bank focused on effectiveness value for money and
minimizing costs.”
His statement then addresses four priority areas—
infrastructure, agriculture, the private sector, and
supporting fragile states. In each area, he has only three
short paragraphs covering Africa’s challenges, his in-
country experience in tackling those challenges, and what
he plans to do at the AfDB. The next vision statement that
comes close is that of Dr. Kamara of Sierra Leone,
especially in terms of packaging and presentation.
Surprisingly, the vision statements of the other six
candidates read more like mid-term research papers;
writing as technical experts is quite different from writing
a vision statement as presidential candidates for a
continental organization.
More importantly, and beyond professional expertise,
experience and vision statement, the election of the
AfDB’s president is a high-powered political affair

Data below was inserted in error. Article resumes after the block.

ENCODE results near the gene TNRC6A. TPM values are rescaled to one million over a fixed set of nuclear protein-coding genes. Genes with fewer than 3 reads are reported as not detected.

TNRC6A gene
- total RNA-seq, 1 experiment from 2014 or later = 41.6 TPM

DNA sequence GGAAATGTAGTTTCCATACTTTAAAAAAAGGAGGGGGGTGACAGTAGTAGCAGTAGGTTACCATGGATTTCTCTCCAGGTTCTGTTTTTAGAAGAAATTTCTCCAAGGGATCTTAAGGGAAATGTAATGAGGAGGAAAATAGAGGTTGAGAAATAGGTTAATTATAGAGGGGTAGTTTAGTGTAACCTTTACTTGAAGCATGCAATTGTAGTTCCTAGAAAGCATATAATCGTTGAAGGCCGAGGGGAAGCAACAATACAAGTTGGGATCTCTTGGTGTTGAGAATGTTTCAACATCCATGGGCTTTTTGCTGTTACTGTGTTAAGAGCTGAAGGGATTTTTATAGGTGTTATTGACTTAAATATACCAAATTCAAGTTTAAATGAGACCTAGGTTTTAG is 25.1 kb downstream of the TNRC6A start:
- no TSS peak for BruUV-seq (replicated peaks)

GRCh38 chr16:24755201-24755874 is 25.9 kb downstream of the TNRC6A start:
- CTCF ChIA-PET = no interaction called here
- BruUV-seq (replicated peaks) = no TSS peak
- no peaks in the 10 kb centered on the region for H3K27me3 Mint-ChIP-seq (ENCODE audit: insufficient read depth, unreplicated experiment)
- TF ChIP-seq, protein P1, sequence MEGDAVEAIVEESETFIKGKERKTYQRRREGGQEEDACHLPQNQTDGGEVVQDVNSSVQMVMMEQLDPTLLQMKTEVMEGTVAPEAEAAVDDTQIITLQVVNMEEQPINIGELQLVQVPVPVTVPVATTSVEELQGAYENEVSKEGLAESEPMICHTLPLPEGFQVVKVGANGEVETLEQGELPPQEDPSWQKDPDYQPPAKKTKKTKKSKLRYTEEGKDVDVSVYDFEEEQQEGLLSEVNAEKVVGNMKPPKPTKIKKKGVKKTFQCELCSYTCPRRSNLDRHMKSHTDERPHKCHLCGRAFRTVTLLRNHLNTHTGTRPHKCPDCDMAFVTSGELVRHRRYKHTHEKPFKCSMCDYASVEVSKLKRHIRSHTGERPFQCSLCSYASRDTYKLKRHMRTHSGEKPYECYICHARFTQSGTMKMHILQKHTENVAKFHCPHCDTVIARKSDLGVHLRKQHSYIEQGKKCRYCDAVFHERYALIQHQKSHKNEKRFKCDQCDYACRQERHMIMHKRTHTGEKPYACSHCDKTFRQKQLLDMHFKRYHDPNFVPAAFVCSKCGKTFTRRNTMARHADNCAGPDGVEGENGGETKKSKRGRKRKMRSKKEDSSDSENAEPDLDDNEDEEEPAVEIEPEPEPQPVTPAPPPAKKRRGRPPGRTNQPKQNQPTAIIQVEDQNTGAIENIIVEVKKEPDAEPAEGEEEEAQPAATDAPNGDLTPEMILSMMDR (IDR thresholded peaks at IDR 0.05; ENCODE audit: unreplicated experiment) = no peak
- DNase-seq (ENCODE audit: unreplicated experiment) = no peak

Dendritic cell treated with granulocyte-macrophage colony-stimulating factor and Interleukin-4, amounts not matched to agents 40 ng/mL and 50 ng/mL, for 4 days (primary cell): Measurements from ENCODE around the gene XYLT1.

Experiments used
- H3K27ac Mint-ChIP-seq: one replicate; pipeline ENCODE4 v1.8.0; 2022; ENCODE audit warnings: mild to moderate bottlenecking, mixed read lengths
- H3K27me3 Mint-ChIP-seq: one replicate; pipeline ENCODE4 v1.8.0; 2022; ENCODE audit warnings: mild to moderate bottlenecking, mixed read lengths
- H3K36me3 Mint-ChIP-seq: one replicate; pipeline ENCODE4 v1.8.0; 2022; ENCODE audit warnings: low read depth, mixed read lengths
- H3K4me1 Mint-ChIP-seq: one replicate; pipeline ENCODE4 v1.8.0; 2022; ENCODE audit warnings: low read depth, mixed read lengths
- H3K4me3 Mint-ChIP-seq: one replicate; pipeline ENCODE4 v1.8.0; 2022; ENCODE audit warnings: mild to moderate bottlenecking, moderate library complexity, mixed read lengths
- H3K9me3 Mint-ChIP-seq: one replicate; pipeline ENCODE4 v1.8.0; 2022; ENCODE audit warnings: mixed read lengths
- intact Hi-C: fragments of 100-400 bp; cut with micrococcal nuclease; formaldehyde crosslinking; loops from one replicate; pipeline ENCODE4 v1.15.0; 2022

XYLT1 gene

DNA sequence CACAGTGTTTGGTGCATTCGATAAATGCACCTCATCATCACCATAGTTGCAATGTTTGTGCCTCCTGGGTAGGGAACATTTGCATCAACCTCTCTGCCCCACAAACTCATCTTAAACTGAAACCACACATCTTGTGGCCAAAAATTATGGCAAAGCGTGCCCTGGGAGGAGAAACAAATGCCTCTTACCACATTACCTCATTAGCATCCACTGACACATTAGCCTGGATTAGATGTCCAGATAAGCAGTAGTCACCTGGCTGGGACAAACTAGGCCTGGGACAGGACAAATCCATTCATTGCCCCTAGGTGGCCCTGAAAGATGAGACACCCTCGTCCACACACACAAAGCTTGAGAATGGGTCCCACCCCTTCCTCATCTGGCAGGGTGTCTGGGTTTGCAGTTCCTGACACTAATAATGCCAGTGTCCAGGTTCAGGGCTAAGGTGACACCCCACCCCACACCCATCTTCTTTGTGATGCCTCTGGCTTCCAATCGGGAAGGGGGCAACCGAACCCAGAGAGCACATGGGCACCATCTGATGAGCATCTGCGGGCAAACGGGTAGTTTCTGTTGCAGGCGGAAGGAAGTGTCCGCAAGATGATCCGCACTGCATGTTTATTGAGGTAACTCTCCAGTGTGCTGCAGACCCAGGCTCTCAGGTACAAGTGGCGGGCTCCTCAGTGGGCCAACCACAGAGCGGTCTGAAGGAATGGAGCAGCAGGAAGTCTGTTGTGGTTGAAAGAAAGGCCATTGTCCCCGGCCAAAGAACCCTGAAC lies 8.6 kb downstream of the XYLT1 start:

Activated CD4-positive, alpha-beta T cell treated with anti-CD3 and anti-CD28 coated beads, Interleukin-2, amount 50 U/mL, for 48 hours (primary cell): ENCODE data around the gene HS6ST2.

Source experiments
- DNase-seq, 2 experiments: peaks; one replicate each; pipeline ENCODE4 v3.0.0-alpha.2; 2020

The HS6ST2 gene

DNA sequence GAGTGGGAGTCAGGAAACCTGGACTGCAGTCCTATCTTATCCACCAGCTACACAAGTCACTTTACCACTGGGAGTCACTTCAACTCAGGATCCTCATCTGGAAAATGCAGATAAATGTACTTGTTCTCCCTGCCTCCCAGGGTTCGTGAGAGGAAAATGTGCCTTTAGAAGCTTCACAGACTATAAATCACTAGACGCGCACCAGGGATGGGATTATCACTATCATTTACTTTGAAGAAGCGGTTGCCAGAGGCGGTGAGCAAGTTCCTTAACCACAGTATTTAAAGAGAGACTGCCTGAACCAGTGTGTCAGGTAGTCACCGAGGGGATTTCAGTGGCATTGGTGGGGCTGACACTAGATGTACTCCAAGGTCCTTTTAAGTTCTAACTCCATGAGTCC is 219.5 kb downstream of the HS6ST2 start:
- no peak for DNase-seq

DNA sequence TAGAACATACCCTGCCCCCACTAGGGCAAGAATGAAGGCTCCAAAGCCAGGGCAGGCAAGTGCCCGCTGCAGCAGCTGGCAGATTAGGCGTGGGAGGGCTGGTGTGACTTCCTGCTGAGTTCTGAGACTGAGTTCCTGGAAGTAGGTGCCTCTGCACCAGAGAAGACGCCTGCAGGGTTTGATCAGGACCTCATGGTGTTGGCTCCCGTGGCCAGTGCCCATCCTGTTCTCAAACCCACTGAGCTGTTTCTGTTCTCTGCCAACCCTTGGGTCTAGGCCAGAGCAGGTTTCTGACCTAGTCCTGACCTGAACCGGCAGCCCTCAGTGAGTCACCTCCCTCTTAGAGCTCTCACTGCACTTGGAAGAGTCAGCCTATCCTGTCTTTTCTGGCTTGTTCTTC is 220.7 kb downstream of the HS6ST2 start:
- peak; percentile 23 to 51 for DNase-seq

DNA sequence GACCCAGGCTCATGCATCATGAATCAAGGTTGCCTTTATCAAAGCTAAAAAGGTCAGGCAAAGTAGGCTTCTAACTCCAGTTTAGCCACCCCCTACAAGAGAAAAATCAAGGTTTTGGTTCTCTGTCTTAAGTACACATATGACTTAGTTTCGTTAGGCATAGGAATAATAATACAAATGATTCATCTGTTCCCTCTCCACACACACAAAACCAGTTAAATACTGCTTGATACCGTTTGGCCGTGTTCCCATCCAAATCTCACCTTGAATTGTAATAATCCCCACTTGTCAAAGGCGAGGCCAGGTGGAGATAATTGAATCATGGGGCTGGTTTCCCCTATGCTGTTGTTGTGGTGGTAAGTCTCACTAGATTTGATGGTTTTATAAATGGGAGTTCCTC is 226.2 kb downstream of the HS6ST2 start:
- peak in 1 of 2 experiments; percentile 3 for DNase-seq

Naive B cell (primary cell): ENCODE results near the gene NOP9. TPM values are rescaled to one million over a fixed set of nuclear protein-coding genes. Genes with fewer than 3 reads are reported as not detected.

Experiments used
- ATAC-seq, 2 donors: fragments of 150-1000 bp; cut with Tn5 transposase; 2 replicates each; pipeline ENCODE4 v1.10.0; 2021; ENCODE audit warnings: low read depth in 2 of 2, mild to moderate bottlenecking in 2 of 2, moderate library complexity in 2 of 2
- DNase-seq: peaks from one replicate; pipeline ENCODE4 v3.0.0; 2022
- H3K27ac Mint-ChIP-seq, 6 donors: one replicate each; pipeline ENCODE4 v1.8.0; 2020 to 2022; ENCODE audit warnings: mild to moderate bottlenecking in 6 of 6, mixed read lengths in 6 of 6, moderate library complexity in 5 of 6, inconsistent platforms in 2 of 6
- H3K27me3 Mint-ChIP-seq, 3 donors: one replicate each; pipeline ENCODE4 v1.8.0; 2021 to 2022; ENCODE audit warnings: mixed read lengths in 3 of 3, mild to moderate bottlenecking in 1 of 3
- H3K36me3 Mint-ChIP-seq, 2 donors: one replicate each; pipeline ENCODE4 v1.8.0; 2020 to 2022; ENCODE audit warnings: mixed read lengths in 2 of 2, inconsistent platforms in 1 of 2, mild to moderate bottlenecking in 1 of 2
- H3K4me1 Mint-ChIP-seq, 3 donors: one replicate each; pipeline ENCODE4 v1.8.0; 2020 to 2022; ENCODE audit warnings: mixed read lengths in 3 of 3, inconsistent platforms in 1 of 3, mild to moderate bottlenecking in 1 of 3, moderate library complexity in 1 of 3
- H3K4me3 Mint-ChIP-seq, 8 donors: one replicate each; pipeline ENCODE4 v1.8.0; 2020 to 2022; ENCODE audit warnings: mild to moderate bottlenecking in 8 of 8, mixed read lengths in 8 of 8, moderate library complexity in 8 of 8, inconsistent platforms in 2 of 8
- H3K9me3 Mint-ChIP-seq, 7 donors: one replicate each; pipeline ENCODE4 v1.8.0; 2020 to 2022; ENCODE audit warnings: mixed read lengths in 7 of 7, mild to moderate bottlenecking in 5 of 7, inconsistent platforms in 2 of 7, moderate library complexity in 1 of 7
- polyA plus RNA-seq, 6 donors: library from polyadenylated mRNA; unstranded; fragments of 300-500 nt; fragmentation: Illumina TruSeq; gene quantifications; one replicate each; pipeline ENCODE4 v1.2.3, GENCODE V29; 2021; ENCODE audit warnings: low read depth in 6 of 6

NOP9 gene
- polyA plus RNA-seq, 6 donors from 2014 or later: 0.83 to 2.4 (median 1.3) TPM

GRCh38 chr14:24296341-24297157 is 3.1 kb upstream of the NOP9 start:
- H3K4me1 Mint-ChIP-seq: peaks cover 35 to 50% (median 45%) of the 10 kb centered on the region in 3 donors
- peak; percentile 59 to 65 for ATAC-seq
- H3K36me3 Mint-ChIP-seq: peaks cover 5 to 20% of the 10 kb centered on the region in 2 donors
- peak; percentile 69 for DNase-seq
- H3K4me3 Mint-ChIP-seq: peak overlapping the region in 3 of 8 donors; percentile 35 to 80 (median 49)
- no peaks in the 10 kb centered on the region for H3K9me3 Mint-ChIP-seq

reflecting an extension of countries’ foreign policy and
commercial interest and sub-regional rotation. While
Eastern Africa and North Africa produced the two most
recent presidents, Central Africa may claim that it is now
its turn.
Being the largest shareholder and with a positive image
from its successful elections, Nigeria could also note that
it is also its own turn, especially with a South African now
head of the African Union, which breaks a long-standing
unwritten rule that the SANE countries – South Africa,
Algeria, Nigeria, and Egypt with a combined GDP of over
half of Africa’s – should not be the head of continental
organizations.
The AfDB’s president is elected with a double, but simple
majority of both African votes and total votes. In the
earlier rounds of voting usually based on country and
sub-regional voting shares and linguistic affiliations, the
candidates with the least vote, possibly from Eastern and
Southern Africa (17% of total vote), West Africa (3.7%) ex-
Nigeria, and Francophone blocs (11% of total votes) who